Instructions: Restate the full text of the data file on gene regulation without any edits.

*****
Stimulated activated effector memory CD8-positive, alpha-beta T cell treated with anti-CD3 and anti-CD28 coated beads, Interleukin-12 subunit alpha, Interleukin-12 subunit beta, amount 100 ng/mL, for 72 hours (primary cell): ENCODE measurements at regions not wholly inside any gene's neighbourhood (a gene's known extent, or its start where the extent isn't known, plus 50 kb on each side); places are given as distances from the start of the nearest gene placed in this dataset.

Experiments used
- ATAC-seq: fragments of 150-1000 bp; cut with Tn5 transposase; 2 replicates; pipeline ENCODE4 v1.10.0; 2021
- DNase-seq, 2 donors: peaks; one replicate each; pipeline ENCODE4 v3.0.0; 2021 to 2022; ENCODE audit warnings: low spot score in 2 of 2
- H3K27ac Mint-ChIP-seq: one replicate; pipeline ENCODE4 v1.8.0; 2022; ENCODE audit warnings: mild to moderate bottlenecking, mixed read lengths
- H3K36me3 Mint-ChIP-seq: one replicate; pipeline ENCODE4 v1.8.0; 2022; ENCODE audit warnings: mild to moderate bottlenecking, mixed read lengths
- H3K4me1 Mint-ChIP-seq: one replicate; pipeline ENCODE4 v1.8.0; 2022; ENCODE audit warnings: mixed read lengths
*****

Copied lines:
Stimulated activated effector memory CD8-positive, alpha-beta T cell treated with anti-CD3 and anti-CD28 coated beads, Interleukin-12 subunit alpha, Interleukin-12 subunit beta, amount 100 ng/mL, for 72 hours (primary cell): ENCODE measurements at regions not wholly inside any gene's neighbourhood (a gene's known extent, or its start where the extent isn't known, plus 50 kb on each side); places are given as distances from the start of the nearest gene placed in this dataset.

Experiments used
- ATAC-seq: fragments of 150-1000 bp; cut with Tn5 transposase; 2 replicates; pipeline ENCODE4 v1.10.0; 2021
- DNase-seq, 2 donors: peaks; one replicate each; pipeline ENCODE4 v3.0.0; 2021 to 2022; ENCODE audit warnings: low spot score in 2 of 2
- H3K27ac Mint-ChIP-seq: one replicate; pipeline ENCODE4 v1.8.0; 2022; ENCODE audit warnings: mild to moderate bottlenecking, mixed read lengths
- H3K36me3 Mint-ChIP-seq: one replicate; pipeline ENCODE4 v1.8.0; 2022; ENCODE audit warnings: mild to moderate bottlenecking, mixed read lengths
- H3K4me1 Mint-ChIP-seq: one replicate; pipeline ENCODE4 v1.8.0; 2022; ENCODE audit warnings: mixed read lengths